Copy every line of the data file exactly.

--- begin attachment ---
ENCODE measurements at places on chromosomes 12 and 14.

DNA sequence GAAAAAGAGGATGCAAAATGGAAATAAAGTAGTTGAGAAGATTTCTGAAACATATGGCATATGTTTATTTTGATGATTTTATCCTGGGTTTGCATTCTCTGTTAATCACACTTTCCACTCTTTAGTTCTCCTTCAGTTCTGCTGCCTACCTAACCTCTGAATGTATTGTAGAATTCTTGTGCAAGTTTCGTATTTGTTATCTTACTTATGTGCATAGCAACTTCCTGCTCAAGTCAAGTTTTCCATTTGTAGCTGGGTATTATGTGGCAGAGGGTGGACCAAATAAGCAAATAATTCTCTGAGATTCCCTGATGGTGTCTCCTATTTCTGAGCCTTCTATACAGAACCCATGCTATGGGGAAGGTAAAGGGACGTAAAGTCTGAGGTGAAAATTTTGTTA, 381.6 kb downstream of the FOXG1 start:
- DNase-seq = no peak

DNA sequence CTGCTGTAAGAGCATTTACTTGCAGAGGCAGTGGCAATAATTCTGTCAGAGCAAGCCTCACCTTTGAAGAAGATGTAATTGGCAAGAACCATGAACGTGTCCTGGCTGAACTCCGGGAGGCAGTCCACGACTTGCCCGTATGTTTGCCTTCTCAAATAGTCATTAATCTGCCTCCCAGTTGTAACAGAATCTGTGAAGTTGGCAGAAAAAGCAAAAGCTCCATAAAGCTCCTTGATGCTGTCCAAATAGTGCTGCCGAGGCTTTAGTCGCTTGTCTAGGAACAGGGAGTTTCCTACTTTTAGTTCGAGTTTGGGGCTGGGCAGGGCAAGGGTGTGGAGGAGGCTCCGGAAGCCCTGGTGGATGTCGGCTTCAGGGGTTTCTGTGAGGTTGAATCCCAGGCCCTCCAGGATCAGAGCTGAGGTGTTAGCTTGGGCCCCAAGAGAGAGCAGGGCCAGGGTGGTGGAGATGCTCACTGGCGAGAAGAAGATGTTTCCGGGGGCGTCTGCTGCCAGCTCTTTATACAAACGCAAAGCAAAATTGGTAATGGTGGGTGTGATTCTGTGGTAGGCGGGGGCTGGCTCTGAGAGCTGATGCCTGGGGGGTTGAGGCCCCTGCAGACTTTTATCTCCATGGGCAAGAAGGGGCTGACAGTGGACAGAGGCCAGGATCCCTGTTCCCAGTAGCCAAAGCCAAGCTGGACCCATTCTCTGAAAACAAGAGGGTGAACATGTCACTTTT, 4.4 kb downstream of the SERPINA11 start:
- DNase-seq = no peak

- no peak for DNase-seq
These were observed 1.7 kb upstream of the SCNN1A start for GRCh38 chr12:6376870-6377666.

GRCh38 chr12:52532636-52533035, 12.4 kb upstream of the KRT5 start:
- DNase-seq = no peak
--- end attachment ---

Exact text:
ENCODE measurements at places on chromosomes 12 and 14.

DNA sequence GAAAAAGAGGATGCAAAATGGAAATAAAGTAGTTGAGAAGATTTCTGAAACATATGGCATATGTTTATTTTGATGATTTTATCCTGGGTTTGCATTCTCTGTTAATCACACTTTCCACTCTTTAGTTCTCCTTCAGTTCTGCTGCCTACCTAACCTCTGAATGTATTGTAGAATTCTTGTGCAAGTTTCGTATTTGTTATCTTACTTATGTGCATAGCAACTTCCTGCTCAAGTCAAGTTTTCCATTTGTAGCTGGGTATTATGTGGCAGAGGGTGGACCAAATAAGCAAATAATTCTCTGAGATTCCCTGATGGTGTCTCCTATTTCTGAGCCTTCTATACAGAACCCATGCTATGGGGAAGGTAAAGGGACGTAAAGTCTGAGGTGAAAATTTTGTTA, 381.6 kb downstream of the FOXG1 start:
- DNase-seq = no peak

DNA sequence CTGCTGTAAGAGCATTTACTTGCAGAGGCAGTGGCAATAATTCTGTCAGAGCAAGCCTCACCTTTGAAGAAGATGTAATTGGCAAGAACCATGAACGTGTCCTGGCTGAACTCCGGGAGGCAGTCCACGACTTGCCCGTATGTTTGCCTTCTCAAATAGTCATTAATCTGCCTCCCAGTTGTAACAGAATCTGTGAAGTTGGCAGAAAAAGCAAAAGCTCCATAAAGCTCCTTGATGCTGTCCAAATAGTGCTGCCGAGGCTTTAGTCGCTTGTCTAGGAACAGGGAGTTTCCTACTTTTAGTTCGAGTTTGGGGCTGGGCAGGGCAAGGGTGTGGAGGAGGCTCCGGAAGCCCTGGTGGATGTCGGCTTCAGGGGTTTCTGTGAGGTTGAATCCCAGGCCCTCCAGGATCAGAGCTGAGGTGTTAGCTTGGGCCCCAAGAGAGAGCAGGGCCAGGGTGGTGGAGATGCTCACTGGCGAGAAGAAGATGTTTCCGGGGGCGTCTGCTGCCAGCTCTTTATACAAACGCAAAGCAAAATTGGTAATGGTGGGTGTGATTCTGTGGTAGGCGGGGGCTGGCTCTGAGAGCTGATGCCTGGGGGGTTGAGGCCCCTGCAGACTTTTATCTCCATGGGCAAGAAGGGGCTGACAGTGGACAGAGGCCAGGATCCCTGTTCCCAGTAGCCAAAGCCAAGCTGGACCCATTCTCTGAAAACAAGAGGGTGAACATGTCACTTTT, 4.4 kb downstream of the SERPINA11 start:
- DNase-seq = no peak

- no peak for DNase-seq
These were observed 1.7 kb upstream of the SCNN1A start for GRCh38 chr12:6376870-6377666.

GRCh38 chr12:52532636-52533035, 12.4 kb upstream of the KRT5 start:
- DNase-seq = no peak